Commercial Internet eXchange

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The Commercial Internet Exchange (CIX) was the initial effort for creating the commercial Internet that we know today. Its goal was to have an independent interconnection point with no U.S. government-defined "acceptable use policy"[1] on the traffic that could flow; just as critical, was the "no-settlement" policy that was to exist between the parties. This no-settlement policy which has been an assumed "given" throughout the modern era of the Internet was immensely controversial at this point in time.



The first meetings were held in Reston, Virginia (when?), and the original signatories were PSINet, UUNET and CERFnet. The hardware - a Cisco 7500 router that had been the workhorse for most of the CIX's operational life (though not at its inception), together with papers and notes from the founding meetings (donated by Bill Schrader of PSINET) were acquired by the National Museum of American History in November 2005. [2]


Up until that moment the Internet had been dominated by the U.S. government agencies such as ARPA/DARPA through ARPANET, the Defense Communications Agency (DCA) through the MILNET, the National Science Foundation (NSF) through the NSFNet, and the NSF sponsored US and Canadian "Regional Networks", as well as a handful of national networks sponsored by various national entities and the NSF. The focus of this group was either Military/Government communications or Research Communications, especially about the separately funded NSF SuperComputer initiatives brought on by Nobel laureate Ken Wilson's testimony to Congress in the 1980s.

The NSF chose a vendor and a model on its own initiative to do commercialization using the same infrastructure as the NSFNet called ANS (Advanced Network Services) led by IBM Yorktown Heights. While the conflict was apparent to some it was not to the NSF. More importantly the NSF and ANS had a settlement model which they believed would provide for an Internet for themselves and commercial entities, this settlement model was based on how many bytes of data were sent to you. This model had great advantages to those who provided servers in the center of the Internet which of course was the situation that the NSFNet and ANS happened to be in.

This "great debate" was had in very select forums amongst very select parties until the establishment of the "com-priv" public mailing list at PSInet (specifically On this list the concept of the CIX was disclosed and debated.

The Great "Compromise"

With the CIX gaining more and more commercial ISPs quarter by quarter and then month by month, and with the NSFNet/ANSNet building traffic based on its University usage, a "compromise" was needed. At that point Mitch Kapor took over the chairmanship from Marty Schoffstall and forged an agreement in June 1992 with ANS to connect to the CIX as a "trial" by which they could leave with a moment's notice. [3]

The CIX established the business model for the settlement-free exchange of Internet traffic between Network Service Providers. From an engineering perspective that was an important precursor to the Internet interconnection architecture that followed such as the Metropolitan Area Ethernet (MAE) and the NSF sponsored Network Access Points (NAPs) that were established for the transition of the NSFNET traffic to competing service providers that included Sprint, ANS, and MCI. However, the CIX was by 1995 essentially superseded by events both commercial and technical, though the CIX router continued to operate until 2001 when the UUNET peering session was turned down. [4]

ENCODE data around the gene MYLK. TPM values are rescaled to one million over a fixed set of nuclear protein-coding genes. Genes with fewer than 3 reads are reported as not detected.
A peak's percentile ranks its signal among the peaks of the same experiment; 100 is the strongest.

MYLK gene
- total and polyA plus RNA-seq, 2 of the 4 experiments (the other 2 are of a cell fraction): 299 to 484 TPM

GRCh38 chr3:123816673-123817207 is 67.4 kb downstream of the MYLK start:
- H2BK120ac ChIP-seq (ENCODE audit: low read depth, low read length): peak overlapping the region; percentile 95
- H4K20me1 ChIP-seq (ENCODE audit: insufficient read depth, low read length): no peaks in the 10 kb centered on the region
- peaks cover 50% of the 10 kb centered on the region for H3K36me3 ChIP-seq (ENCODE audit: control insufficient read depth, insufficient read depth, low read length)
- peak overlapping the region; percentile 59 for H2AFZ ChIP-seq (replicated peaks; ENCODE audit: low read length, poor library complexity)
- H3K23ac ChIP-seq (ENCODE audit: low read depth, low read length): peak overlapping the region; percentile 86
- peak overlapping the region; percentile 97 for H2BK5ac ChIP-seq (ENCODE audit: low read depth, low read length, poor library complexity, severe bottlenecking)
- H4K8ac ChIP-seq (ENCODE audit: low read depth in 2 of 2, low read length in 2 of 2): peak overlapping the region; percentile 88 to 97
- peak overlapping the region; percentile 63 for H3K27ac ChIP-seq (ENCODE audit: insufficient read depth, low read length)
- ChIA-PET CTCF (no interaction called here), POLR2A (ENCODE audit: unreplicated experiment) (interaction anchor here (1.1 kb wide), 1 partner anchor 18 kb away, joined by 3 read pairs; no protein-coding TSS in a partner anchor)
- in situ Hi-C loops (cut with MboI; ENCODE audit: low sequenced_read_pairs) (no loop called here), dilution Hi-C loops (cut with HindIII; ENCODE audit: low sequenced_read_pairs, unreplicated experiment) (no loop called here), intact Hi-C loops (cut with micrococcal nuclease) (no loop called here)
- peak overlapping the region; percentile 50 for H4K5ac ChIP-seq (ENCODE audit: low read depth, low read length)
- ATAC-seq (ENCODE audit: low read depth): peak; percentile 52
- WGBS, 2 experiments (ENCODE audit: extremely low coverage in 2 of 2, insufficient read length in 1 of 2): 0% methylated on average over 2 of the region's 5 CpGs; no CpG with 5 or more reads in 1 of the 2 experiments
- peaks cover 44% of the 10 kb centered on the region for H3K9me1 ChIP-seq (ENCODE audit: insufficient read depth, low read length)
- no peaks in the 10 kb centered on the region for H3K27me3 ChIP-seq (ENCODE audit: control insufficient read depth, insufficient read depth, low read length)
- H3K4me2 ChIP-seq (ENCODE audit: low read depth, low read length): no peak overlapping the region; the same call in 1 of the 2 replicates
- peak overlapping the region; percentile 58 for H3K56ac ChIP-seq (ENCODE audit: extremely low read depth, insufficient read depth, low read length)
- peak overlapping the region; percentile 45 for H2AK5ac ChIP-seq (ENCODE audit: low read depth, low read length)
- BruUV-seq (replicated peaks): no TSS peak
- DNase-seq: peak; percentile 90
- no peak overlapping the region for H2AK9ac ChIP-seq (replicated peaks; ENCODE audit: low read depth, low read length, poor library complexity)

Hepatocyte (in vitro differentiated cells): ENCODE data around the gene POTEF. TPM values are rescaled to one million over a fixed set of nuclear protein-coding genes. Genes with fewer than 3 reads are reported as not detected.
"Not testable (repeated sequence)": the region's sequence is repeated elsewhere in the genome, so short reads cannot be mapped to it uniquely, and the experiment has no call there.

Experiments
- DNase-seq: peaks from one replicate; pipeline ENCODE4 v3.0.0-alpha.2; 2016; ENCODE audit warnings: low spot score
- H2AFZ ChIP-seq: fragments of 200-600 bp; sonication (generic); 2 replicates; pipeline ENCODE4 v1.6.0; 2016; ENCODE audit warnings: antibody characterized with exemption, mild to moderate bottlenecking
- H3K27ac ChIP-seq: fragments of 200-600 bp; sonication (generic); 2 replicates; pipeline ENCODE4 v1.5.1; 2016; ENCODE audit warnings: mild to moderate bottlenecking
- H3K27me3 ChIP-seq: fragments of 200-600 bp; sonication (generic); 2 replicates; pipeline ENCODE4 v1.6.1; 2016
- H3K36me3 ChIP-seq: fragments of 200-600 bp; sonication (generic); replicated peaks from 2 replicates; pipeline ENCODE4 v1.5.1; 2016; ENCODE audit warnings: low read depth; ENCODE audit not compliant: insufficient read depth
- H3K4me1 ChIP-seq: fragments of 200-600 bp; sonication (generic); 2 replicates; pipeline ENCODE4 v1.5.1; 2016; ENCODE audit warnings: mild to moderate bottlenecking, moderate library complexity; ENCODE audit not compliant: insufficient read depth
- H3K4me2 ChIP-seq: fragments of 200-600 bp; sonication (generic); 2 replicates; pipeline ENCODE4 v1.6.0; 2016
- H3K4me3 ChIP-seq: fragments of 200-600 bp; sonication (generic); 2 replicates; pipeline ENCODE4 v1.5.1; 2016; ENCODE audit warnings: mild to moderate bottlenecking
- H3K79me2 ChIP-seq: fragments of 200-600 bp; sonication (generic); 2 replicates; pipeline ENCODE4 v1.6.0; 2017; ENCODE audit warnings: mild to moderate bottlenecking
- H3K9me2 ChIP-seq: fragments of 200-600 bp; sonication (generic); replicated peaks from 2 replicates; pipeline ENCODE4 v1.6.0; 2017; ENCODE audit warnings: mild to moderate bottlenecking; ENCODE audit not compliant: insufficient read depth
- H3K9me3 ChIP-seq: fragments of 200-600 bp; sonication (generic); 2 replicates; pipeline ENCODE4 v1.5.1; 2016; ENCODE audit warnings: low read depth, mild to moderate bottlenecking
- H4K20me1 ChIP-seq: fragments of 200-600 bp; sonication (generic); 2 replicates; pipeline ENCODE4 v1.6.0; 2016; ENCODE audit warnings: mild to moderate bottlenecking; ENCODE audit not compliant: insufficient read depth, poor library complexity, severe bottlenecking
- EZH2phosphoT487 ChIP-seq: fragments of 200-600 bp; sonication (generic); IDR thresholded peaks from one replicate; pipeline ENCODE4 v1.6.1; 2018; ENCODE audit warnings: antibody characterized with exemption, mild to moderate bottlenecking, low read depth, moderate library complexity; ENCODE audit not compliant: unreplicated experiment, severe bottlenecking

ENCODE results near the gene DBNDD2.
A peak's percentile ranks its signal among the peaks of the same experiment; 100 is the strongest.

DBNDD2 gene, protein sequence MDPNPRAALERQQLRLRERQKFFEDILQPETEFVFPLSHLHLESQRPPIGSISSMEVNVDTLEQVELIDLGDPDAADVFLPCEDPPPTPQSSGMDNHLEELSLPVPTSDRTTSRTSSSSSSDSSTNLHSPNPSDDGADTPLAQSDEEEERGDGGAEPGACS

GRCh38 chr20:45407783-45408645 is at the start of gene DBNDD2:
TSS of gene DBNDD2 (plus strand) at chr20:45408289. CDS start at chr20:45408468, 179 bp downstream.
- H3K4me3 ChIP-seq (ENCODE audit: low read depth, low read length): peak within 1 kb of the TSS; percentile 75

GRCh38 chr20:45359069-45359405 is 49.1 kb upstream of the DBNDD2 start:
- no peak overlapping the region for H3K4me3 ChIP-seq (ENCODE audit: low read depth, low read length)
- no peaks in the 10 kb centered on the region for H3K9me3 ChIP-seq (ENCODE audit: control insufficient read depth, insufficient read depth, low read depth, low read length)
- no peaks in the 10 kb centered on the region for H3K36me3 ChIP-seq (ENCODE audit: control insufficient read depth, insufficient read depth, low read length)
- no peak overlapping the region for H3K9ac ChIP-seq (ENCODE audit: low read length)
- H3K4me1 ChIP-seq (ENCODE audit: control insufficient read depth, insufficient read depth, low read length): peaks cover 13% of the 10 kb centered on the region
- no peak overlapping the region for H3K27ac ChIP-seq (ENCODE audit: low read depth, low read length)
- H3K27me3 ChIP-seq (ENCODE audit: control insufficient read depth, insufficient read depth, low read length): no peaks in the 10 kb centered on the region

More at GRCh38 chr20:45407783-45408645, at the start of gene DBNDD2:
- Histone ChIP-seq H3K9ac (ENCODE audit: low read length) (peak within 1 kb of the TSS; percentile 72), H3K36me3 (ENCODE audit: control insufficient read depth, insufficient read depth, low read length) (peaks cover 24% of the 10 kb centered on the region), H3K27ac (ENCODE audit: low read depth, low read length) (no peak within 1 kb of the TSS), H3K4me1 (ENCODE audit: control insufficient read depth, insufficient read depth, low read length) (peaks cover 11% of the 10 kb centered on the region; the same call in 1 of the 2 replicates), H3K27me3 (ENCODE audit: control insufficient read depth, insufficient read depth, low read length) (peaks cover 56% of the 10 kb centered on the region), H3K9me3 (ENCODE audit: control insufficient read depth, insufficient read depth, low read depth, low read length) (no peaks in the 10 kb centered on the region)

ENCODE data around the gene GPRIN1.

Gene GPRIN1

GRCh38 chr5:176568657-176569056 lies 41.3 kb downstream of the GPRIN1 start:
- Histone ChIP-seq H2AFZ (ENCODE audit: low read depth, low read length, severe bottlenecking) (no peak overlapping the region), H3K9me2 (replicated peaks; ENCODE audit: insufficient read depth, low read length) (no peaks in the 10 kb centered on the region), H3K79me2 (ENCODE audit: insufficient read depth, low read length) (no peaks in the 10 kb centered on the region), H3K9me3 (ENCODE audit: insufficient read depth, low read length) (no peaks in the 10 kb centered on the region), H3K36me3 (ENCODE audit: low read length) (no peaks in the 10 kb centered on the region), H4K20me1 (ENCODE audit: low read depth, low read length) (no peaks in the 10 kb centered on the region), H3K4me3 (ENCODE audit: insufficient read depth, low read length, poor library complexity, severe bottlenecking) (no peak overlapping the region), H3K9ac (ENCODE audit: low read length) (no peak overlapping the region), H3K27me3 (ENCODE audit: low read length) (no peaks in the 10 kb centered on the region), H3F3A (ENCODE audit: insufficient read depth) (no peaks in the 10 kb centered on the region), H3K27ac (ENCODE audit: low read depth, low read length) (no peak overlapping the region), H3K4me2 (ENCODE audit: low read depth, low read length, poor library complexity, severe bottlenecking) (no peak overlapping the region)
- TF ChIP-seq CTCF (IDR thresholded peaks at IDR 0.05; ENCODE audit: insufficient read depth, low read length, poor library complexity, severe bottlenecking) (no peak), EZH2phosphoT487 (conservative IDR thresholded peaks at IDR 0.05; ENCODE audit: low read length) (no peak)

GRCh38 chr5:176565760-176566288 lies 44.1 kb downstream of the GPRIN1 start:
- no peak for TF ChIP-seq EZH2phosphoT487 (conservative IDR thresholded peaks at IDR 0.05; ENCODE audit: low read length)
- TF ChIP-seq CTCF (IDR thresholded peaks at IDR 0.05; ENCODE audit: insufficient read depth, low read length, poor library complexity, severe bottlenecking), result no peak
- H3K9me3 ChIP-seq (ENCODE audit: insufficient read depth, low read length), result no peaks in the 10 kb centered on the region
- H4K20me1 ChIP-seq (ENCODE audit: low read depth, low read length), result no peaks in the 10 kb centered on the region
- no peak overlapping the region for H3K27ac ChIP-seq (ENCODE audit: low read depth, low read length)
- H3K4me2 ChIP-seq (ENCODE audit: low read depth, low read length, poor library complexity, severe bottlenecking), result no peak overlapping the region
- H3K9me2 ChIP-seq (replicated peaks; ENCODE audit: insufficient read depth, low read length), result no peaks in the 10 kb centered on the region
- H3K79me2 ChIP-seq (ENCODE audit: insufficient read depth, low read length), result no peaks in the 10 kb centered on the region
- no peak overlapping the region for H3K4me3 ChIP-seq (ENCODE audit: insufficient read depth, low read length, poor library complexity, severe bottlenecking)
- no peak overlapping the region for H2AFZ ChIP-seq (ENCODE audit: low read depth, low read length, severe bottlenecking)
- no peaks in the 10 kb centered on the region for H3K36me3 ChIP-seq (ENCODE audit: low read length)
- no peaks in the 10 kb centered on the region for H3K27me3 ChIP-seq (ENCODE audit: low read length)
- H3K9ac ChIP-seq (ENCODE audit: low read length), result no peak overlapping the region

Trade Association

As the role of CIX as an interexchange point diminished, it took on the role of an ISP trade association. CIX frequently lobbied the U.S. government and the Federal Communications Commission. CIX's executive director was Barbara Dooley. [5] [6] CIX's lobbying efforts reflected the positions of its largest financial supporter, AT&T, regularly opposing the positions of the incumbent local bell operating company monopolies. [7] [8] [9] CIX also appeared in other forums such as the FTC [5] and ICANN.[10] AT&T also supported a CIX spin off effort, the US ISP Association (USISPA) which was led by Sue Ashdown. Unlike other trade associations, CIX did not host a trade show but instead appeared and solicited support at conferences like ISPCON.

AT&T the long distance company came under financial strain during the dot-com bust prior to being acquired by SBC, and its support for CIX diminished. In 2002, CIX was reorganized and took on the name of its spin off organization, the USISPA.[11] While AT&T continues to support USIPSA, AT&T is now owned by SBC. USISPA no longer takes policy stances at the FCC in opposition to SBC or other bell operating companies.


  2. CIX router acquired by Smithsonian Museum of American History — Farooq Hussain
  3. The EFF Announcement of the settlement-free interconnection of CIX & ANS negotiated with assistance of NEARnet
  4. The notification of turning down the CIX Router with the closure of UUNET's peering session after just over ten years of operation.
  5. 5.0 5.1 Comments of CIX and PSINet in response to FTC's RFC COPPA (1999)
  6. Commercial Internet Exchange, ISP Planet Association Directory
  7. In Re Computer III Remand Order, Order on Reconsideration, FCC Docket 95-20 (Dec. 17, 1999)
  8. In re Request for Extension of the Sunset Date of the Structural, Nondiscrimination, and Other Behavioral Safeguards Governing Bell Operating Company Provision of In-Region, InterLATA Information Services, Order, FCC Docket 96-149 (Feb. 8, 2000)
  9. Bell Operating Companies Joint Petition for Waiver of Computer II Rules, Order, FCC DA 95-2264 (Oct. 31, 1995)
  10. Comments from the Commercial Internet Exchange Association (CIX) (1999)
  11. Cybertelecom :: ISPs
de:Commercial Internet eXchange
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